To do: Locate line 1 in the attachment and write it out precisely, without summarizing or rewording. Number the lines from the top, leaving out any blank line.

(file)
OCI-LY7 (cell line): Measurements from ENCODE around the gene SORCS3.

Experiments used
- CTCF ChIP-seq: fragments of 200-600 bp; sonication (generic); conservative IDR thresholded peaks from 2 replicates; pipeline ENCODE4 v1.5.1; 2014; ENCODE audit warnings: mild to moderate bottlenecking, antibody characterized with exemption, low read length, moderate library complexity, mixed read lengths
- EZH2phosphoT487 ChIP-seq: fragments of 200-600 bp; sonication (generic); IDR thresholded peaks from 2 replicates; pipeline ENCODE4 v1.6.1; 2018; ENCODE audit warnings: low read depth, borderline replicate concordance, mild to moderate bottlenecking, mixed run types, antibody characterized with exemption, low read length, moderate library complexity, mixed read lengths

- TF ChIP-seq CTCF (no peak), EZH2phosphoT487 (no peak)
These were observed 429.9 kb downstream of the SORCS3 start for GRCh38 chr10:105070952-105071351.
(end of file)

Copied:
OCI-LY7 (cell line): Measurements from ENCODE around the gene SORCS3.